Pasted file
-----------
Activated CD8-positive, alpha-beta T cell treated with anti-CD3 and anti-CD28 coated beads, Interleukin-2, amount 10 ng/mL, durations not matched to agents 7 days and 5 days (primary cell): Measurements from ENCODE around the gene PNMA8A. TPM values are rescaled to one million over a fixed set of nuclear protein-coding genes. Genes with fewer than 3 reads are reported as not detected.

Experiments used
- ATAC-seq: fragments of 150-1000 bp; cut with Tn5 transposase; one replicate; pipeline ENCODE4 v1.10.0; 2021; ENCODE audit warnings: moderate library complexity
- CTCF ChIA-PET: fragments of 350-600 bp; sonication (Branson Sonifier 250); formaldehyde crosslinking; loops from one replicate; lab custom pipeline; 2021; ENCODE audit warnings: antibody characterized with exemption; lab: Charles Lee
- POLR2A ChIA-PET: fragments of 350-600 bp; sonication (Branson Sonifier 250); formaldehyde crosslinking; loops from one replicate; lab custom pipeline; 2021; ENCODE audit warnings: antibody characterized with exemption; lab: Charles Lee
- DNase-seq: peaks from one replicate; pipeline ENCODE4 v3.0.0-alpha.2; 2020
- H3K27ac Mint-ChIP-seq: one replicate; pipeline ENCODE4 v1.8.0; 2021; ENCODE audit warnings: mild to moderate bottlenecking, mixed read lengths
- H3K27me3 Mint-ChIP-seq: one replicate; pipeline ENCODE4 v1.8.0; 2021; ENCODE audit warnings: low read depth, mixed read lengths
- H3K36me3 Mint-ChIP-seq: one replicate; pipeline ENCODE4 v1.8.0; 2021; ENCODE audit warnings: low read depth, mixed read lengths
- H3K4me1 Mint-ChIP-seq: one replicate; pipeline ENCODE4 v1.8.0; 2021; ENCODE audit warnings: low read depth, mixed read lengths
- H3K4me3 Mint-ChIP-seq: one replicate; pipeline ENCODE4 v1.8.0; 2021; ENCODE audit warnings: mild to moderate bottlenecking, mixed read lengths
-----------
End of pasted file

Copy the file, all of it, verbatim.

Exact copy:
Activated CD8-positive, alpha-beta T cell treated with anti-CD3 and anti-CD28 coated beads, Interleukin-2, amount 10 ng/mL, durations not matched to agents 7 days and 5 days (primary cell): Measurements from ENCODE around the gene PNMA8A. TPM values are rescaled to one million over a fixed set of nuclear protein-coding genes. Genes with fewer than 3 reads are reported as not detected.

Experiments used
- ATAC-seq: fragments of 150-1000 bp; cut with Tn5 transposase; one replicate; pipeline ENCODE4 v1.10.0; 2021; ENCODE audit warnings: moderate library complexity
- CTCF ChIA-PET: fragments of 350-600 bp; sonication (Branson Sonifier 250); formaldehyde crosslinking; loops from one replicate; lab custom pipeline; 2021; ENCODE audit warnings: antibody characterized with exemption; lab: Charles Lee
- POLR2A ChIA-PET: fragments of 350-600 bp; sonication (Branson Sonifier 250); formaldehyde crosslinking; loops from one replicate; lab custom pipeline; 2021; ENCODE audit warnings: antibody characterized with exemption; lab: Charles Lee
- DNase-seq: peaks from one replicate; pipeline ENCODE4 v3.0.0-alpha.2; 2020
- H3K27ac Mint-ChIP-seq: one replicate; pipeline ENCODE4 v1.8.0; 2021; ENCODE audit warnings: mild to moderate bottlenecking, mixed read lengths
- H3K27me3 Mint-ChIP-seq: one replicate; pipeline ENCODE4 v1.8.0; 2021; ENCODE audit warnings: low read depth, mixed read lengths
- H3K36me3 Mint-ChIP-seq: one replicate; pipeline ENCODE4 v1.8.0; 2021; ENCODE audit warnings: low read depth, mixed read lengths
- H3K4me1 Mint-ChIP-seq: one replicate; pipeline ENCODE4 v1.8.0; 2021; ENCODE audit warnings: low read depth, mixed read lengths
- H3K4me3 Mint-ChIP-seq: one replicate; pipeline ENCODE4 v1.8.0; 2021; ENCODE audit warnings: mild to moderate bottlenecking, mixed read lengths